Juliana Taimoorazy, founder of the Chicago-based Iraqi Christian Relief Council and fellow at the Philos Project, said the ban's rollout was "imperfect, but I appreciate what he's trying to do." The previous two administrations, she said, have ignored or diminished Christians' plight, while Trump's aides reached out to groups like hers from the first days of his presidential campaign.

Taimoorazy, a Christian who came to the U.S. as a refugee from Iran in 1991, supports more stringent vetting for all refugees, as well as Christian prioritization. But at the same time, "if the doors flung open for Christians to leave the Middle East, chances are they will. And that is what I call a soft genocide," said Taimoorazy, who advocates for a multiethnic, self-governed province for Assyrians and other minorities in Iraq's Nineveh Plain, east of Mosul.

Others say while they appreciate Trump’s show of support for Christians, they disagree with his approach.

Reine Hanna, a U.S.-born Assyrian Christian whose parents emigrated from Iraq, visited the country last month as part of her work with the Assyrian Universal Alliance Foundation (AUAF) in Lincolnwood, a Chicago suburb.

It was devastating, Hanna said, to witness the effect of a generation's worth of persecution and outward migration. Entire Assyrian villages sit empty save for a handful of residents too old or stubborn to leave. But she can't support Christian prioritization or wholesale resettlement.

"The solution is not to give us visas to come to the U.S.," said Hanna, explaining a common sentiment among Assyrian Americans. "That's just fast-forwarding what ISIS wants anyway, which is our eradication from our land."

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Reine Hanna looking at photos from her trip to Iraq last month to aid displaced Assyrians. Photo by Tania Karas.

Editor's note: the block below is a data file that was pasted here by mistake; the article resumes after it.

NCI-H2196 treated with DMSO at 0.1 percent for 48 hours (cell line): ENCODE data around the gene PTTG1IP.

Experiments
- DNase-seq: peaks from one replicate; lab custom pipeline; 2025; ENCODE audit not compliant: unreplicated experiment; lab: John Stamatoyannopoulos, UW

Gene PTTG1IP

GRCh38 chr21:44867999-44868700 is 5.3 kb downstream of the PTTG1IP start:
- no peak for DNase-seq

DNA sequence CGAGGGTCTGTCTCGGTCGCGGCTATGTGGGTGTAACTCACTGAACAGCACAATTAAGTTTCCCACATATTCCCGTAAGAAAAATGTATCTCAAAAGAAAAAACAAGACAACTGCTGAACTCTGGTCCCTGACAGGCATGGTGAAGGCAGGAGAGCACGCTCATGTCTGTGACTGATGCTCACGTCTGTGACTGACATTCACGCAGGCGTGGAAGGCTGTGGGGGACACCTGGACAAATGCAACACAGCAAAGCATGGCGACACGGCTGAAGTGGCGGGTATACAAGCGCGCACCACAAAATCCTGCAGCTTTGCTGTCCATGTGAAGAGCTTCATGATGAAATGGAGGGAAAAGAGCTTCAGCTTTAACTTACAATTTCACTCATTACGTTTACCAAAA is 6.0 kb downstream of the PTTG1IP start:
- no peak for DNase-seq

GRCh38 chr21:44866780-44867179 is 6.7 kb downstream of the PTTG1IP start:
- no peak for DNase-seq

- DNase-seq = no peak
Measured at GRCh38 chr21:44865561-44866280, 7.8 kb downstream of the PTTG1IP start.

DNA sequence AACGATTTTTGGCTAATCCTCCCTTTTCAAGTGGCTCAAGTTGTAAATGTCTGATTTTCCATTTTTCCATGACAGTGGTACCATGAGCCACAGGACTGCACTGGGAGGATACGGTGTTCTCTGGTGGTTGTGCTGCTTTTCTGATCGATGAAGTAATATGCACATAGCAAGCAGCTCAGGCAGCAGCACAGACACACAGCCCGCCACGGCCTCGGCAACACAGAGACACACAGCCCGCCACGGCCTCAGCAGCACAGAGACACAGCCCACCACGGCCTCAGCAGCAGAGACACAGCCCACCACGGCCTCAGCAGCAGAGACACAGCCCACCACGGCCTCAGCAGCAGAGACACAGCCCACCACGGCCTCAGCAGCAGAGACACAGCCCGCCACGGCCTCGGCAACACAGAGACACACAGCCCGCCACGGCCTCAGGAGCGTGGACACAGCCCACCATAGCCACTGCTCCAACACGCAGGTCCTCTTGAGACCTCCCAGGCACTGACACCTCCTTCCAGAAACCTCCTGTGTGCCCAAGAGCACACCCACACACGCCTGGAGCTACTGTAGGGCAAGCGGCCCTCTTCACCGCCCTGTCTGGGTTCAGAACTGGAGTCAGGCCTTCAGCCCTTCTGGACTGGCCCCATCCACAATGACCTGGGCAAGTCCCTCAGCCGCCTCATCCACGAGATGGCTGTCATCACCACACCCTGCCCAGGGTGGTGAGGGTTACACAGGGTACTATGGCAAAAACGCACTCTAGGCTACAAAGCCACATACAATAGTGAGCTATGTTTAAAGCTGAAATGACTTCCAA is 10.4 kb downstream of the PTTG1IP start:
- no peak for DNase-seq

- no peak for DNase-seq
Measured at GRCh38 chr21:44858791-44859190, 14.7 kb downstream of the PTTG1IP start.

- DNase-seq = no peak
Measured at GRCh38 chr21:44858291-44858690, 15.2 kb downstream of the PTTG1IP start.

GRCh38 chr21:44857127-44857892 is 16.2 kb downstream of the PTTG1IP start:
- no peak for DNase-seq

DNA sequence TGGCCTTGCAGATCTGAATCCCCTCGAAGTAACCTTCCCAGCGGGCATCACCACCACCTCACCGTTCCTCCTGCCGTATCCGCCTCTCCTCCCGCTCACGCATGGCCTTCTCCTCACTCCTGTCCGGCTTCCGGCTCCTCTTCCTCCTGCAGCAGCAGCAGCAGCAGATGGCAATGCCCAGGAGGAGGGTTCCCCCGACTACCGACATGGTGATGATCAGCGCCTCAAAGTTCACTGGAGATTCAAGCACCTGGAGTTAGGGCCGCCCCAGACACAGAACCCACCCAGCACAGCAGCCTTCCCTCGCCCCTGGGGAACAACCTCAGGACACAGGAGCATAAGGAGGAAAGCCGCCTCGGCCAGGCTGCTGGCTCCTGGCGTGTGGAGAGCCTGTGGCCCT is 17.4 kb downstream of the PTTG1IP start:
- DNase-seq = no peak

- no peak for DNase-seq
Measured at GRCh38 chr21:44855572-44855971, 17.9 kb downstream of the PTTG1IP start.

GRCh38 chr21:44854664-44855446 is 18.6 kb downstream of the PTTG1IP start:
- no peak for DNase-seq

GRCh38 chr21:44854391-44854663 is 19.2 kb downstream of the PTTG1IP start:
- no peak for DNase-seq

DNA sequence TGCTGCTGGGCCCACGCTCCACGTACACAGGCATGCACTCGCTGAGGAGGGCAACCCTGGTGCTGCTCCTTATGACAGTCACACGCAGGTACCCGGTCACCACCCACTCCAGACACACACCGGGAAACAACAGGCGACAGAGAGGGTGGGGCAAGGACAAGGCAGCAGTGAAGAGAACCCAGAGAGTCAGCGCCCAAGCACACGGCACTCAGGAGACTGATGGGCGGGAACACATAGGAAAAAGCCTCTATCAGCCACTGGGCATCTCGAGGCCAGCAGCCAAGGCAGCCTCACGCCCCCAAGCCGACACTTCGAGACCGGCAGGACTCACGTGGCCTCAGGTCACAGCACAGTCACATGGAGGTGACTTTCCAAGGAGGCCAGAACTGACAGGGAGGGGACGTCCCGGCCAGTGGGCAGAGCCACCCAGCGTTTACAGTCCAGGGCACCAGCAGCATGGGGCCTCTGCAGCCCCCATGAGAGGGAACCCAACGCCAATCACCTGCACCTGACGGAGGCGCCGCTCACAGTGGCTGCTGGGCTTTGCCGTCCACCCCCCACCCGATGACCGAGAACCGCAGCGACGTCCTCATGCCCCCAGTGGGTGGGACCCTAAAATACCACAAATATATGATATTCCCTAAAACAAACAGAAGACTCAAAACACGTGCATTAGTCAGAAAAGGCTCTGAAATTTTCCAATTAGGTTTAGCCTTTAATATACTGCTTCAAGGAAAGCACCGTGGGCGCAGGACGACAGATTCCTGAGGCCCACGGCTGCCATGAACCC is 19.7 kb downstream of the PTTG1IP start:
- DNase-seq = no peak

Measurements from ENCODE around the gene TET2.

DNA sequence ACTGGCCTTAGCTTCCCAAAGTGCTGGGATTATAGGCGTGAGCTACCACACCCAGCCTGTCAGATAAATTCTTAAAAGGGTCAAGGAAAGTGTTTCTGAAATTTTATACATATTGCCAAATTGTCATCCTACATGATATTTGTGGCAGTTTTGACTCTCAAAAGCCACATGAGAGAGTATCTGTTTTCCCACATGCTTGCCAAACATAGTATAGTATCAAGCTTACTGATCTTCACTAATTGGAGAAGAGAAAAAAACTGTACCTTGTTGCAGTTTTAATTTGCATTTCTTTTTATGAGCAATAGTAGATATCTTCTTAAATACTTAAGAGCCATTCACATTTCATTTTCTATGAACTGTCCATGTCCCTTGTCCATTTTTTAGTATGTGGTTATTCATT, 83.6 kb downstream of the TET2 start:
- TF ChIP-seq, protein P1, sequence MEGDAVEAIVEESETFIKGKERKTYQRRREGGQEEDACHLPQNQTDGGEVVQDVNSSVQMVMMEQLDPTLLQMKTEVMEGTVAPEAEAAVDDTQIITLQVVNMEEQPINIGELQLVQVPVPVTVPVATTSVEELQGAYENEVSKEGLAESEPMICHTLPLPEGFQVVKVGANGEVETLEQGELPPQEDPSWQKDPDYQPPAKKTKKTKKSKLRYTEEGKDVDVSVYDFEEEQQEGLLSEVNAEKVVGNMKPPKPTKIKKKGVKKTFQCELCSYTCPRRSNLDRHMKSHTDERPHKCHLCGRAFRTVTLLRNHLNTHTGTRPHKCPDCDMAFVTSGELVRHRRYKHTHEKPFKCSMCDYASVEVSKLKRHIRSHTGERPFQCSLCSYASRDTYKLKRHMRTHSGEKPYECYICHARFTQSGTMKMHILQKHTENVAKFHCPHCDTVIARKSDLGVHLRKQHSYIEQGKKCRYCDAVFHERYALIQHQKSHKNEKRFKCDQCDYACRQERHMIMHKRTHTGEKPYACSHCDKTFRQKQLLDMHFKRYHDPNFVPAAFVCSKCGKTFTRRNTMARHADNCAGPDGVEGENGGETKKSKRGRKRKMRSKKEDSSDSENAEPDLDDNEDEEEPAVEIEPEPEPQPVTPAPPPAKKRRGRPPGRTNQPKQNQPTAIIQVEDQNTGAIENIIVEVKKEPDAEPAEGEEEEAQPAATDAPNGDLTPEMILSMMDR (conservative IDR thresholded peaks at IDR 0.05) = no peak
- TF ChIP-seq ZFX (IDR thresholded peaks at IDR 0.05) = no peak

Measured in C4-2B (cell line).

"The best way to help us is to help us stay there," she added, as she watched videos of displaced Assyrian schoolchildren staying in Iraqi Kurdistan. The AUAF partners with the Assyrian Aid Society of America on humanitarian projects to aid displaced Assyrians and rebuild their villages.

Indeed, the seven countries affected by Trump's travel ban — Syria, Iraq, Iran, Yemen, Sudan, Somalia and Libya — top a worldwide watch list of nations where Christians are most targeted for their beliefs, according to Open Doors USA, a nonprofit that advocates for persecuted Christians.

The group's president and CEO, David Curry, has called for a needs-based refugee resettlement approach where all faiths are treated equally.

"There's lots of ways we can help people without excluding them and saying, 'Christians only,' and putting a religious test on who we let in this country," Curry said.

Whether Trump will or can actually prioritize Middle East Christians remains to be seen, as several court cases, including one examining religious liberty implications, are currently pending.